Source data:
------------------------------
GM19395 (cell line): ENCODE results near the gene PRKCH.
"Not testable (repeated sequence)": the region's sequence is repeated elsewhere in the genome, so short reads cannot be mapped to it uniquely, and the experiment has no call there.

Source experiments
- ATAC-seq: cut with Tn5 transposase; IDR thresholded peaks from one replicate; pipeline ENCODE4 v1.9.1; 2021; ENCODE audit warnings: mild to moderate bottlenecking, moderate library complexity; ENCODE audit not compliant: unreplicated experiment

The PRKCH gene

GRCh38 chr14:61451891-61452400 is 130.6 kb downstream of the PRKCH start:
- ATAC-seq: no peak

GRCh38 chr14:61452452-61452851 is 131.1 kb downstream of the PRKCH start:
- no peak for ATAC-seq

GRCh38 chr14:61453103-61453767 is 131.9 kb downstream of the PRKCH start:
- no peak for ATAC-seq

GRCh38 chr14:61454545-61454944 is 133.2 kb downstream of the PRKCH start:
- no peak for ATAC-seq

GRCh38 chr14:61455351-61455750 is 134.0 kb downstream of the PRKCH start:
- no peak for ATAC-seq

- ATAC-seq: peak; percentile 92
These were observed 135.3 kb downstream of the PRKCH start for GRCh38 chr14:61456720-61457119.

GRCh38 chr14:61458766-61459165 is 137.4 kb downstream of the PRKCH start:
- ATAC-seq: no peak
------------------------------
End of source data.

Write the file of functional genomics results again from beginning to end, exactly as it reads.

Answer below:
GM19395 (cell line): ENCODE results near the gene PRKCH.
"Not testable (repeated sequence)": the region's sequence is repeated elsewhere in the genome, so short reads cannot be mapped to it uniquely, and the experiment has no call there.

Source experiments
- ATAC-seq: cut with Tn5 transposase; IDR thresholded peaks from one replicate; pipeline ENCODE4 v1.9.1; 2021; ENCODE audit warnings: mild to moderate bottlenecking, moderate library complexity; ENCODE audit not compliant: unreplicated experiment

The PRKCH gene

GRCh38 chr14:61451891-61452400 is 130.6 kb downstream of the PRKCH start:
- ATAC-seq: no peak

GRCh38 chr14:61452452-61452851 is 131.1 kb downstream of the PRKCH start:
- no peak for ATAC-seq

GRCh38 chr14:61453103-61453767 is 131.9 kb downstream of the PRKCH start:
- no peak for ATAC-seq

GRCh38 chr14:61454545-61454944 is 133.2 kb downstream of the PRKCH start:
- no peak for ATAC-seq

GRCh38 chr14:61455351-61455750 is 134.0 kb downstream of the PRKCH start:
- no peak for ATAC-seq

- ATAC-seq: peak; percentile 92
These were observed 135.3 kb downstream of the PRKCH start for GRCh38 chr14:61456720-61457119.

GRCh38 chr14:61458766-61459165 is 137.4 kb downstream of the PRKCH start:
- ATAC-seq: no peak